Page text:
Friday, September 07, 2012

Blog #2 Agent Orange Victims Trying Detoxification 9/7/2012

          During the Vietnam War, the United States military dropped Herbicide Orange and Agent LNX, later known as Agent Orange, over Vietnamese forests and rural land. The goal of these very destructive chemicals was to destroy the guerrilla’s cover from aerial view. The after effects of the chemicals to the Vietnamese in the surrounding areas were horrible. The New York times articles explains that the Vietnamese government to trying to treat the victims using a method that Scientologists are helping to support. Methods of detoxification are taking vitamins, and the use of exercise and sauna sessions to “sweat out” the dioxin. The downside to this great effort is that many doctors don’t believe that detoxification would help the victims at all; they say it is a wasted effort. There has yet to be any proven way to cure Agent Orange dioxin victims.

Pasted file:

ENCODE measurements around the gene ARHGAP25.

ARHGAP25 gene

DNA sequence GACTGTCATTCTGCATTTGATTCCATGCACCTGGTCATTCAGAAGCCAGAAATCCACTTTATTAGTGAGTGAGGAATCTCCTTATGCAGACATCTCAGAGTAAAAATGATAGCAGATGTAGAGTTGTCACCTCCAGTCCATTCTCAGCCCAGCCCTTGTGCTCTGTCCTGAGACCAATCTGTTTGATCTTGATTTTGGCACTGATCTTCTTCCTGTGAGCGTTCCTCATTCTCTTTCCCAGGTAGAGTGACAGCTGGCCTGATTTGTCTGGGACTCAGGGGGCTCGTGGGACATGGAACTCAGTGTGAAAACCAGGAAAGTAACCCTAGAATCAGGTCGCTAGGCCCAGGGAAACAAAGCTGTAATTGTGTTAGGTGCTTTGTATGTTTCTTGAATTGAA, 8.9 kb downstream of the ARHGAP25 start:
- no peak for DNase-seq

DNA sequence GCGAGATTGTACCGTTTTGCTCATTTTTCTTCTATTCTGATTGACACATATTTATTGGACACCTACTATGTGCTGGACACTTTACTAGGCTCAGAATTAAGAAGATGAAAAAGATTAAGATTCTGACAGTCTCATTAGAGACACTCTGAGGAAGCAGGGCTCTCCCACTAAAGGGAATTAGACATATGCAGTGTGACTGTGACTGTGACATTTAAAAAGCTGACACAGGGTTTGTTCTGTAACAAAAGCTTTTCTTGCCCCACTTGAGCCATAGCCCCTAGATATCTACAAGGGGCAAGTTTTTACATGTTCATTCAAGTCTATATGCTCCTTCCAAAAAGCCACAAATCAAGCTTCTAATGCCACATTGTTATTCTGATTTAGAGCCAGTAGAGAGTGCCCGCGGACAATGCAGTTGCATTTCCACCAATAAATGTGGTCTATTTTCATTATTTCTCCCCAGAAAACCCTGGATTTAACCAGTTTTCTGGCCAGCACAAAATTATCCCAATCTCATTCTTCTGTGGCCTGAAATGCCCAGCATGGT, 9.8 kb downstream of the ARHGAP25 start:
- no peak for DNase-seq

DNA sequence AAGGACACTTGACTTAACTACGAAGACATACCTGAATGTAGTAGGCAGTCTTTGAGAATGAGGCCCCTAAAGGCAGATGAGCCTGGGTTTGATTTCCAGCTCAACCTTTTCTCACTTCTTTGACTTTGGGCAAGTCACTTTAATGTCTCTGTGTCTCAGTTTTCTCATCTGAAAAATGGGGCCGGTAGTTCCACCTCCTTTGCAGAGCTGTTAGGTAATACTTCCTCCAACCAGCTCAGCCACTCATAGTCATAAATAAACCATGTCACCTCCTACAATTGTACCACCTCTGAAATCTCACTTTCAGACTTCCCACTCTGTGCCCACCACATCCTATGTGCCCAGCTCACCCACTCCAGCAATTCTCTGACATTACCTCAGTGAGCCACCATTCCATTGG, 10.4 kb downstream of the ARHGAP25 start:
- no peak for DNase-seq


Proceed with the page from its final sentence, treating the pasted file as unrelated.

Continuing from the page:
This article shows us the many harmful and unnecessary results that come of war. During war, most people do not stop to think about the long term affects tactics might have on other human beings. Just to try and get a better angle at the opposing side, the United States dropped a harmful chemical that is still taking and ruining lives of Vietnamese to this day. In the article, J. David Goodman notes that the Unites states has done noting to support this trial for detoxification. It seems odd that the country who caused such a horrible condition in the lives of many people, would not support an effort to try and better their lives. In an article from the Huffington Post, a Vietnamese man was quoted about his fears of the dioxin being passed on to future generation in his family. “‘I hope my wife and I will fully recover completely and will not suffer after-effects to pass on to my descendants,’ prospective patient Nguyen Dai Sang.” It seems that more efforts are desperately needed in trying to find ways to improve the lives of not only the Agent Orange victims, but all people suffering of strange and unfamiliar exposure to chemicals. 

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